Thursday, January 24, 2013

What Texas Students Are Learning in Public School Bible Courses

Mark Chancey of Southern Methodist University is one of the leading authorities on the role of the Bible and religion in public schools.  In his recent report, Reading, Writing & Religion II: Texas Public School Bible Courses, Chancey examines the content of Bible courses in Texas schools.  Here are some of his findings:
  • 57 Texas school districts taught courses on the Bible in 2011-2012.  (Double the number of courses taught in 2006-2007).
  • Many public school Bible courses have ignored guidelines passed by the Texas Legislature in 2007.
  • Most teachers who teach these courses are not adequately trained.
  • Bible courses often reflect the religious views of the instructor. When courses are biased, they tend to favor conservative Protestant views of the Bible.
  • Anti-Jewish bias "is not uncommon," although sometimes it is unintentional.
  • Some courses claim that the Bible "provides scientific proof of a 6,000 year earth."
  • Some courses on the Bible teach students that the United States was founded as a Christian nation.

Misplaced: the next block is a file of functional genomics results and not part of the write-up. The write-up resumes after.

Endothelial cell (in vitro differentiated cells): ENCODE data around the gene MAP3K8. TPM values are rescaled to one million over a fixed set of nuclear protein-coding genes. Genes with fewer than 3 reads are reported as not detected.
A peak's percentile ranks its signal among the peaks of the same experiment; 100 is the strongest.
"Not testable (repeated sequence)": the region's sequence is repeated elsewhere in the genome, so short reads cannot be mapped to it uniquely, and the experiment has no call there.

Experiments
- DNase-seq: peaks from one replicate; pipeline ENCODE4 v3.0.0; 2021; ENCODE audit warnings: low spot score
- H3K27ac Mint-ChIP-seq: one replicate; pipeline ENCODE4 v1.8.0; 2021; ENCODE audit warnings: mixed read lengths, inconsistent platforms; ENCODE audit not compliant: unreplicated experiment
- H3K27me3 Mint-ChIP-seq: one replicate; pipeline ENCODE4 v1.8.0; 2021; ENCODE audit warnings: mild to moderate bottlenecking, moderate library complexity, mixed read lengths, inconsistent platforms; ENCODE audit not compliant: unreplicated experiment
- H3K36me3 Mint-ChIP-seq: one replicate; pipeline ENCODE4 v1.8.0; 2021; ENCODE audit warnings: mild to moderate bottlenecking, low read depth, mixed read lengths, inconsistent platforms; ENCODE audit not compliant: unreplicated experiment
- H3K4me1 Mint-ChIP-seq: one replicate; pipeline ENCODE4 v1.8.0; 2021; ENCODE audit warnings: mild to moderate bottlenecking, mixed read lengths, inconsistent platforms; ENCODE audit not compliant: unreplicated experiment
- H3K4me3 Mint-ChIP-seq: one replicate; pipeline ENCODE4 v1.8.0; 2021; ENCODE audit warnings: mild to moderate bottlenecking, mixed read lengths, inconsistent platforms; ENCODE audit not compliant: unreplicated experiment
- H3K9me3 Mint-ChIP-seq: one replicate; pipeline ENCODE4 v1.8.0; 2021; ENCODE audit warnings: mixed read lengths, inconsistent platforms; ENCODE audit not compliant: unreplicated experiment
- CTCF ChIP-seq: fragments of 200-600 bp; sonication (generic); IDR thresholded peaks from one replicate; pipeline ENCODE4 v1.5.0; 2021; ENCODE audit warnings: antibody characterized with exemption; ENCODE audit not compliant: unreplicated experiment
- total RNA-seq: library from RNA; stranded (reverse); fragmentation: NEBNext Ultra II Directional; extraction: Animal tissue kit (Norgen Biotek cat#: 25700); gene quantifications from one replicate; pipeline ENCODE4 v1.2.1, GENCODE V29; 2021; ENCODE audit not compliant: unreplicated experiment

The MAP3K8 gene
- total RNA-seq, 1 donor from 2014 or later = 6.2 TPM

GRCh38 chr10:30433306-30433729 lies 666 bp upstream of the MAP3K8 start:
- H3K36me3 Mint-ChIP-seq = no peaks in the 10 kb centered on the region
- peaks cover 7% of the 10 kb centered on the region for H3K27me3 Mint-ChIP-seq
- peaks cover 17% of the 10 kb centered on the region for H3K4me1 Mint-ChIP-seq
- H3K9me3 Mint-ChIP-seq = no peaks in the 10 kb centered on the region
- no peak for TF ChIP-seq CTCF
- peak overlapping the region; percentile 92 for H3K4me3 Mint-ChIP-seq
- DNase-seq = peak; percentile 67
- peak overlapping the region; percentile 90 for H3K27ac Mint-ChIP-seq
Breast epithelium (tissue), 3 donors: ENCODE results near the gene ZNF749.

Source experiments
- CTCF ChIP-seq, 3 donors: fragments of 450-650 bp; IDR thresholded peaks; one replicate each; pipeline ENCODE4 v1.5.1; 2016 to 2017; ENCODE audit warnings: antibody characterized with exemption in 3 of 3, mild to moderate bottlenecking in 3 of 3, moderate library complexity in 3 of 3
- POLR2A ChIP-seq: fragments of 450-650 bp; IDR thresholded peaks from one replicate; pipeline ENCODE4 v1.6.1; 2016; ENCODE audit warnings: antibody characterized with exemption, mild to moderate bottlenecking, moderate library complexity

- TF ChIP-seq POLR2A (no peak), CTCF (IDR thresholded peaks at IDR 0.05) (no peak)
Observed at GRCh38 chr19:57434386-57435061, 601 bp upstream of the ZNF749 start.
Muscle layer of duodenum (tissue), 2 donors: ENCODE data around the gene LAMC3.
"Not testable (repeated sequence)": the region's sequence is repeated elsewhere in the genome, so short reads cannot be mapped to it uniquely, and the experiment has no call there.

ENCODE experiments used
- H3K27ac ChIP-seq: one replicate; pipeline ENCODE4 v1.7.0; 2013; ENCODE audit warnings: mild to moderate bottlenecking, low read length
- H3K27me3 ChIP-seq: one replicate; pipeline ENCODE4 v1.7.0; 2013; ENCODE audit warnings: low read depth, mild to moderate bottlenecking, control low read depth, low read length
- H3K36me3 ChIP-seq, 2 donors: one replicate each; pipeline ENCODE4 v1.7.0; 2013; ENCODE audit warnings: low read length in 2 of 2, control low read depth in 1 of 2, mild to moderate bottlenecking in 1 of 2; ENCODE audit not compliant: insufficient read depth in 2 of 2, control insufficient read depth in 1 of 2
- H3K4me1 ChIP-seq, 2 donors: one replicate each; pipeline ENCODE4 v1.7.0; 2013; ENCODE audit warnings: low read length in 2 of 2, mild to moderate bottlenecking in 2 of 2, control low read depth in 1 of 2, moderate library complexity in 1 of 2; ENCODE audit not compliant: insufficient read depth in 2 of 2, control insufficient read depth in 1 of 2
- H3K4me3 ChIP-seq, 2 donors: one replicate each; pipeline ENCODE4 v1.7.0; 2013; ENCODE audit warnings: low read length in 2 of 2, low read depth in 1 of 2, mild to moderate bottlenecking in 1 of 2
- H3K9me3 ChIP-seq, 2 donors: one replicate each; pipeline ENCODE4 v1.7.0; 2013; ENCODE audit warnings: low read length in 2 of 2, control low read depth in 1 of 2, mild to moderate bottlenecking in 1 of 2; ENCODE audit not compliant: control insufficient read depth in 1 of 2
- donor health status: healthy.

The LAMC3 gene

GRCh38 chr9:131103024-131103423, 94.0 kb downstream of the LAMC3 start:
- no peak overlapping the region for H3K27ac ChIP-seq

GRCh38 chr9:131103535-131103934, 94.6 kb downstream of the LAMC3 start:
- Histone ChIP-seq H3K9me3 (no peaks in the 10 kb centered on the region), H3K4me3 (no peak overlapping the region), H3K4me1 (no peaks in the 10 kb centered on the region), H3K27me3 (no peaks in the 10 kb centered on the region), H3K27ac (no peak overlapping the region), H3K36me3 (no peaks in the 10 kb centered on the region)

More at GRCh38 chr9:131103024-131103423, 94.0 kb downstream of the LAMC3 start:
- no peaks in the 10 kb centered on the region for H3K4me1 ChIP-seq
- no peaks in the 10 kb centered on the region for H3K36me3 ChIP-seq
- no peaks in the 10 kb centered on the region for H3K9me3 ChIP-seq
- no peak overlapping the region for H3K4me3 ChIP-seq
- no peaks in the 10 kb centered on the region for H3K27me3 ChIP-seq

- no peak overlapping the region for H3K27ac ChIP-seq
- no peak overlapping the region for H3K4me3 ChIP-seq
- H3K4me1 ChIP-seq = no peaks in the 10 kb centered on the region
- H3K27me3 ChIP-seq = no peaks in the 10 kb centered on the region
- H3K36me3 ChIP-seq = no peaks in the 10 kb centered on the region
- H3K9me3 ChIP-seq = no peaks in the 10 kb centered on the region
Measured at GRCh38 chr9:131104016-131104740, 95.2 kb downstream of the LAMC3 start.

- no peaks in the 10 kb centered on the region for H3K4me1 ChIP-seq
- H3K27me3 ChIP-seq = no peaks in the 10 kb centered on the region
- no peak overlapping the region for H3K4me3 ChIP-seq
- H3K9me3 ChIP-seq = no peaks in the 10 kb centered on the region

• A "number" of school districts complied with legislative requirements for teaching the Bible in public schools.
  • "Successful" Bible courses could be found in urban, suburban, and rural school districts.

4 comments:

Tom Van Dyke said...

It should be noted that Dr. Mark Chancey's report is published by the left-wing Texas Freedom Network Education Fund.

;-)

Jimmy Dick said...

That however does not reduce the legitimacy of the report. What it does illustrate is that the teaching of religion in public schools has, is, and will be biased toward the faith of the majority and/or the teacher. If anything, it also shows why teaching religious classes in public schools is something that should not be done. If people want their kids to learn about their faith, then the best place to do that is in a church.

Tom Van Dyke said...

It should be noted, however. Were it a conservative org, you could take it to the bank it would be pointed out, if not delegitimized on the spot. If not completely ignored in the first place.

Elmo said...

This is neither a liberal nor a conservative issue. Too often people dismiss the facts because they are published in a forum that has a particular viewpoint.

You may agree or disagree on whether or not it is "right" to teach that the earth has existed only since 4004 B.C. and you may have an opinion about whether or not saying that the USA was founded as a Christian nation, but your opinion should be guided by facts, not the other way around.

There is a word which describes the case where an ideology is allowed to take precedence over scientific facts. It's called Lysenkoism after the Soviet biologist who denied the reality of evolution because Darwin was a capitalist and instituted good socialist methods for plant improvement which helped millions to die of starvation due to crops that failed to produce.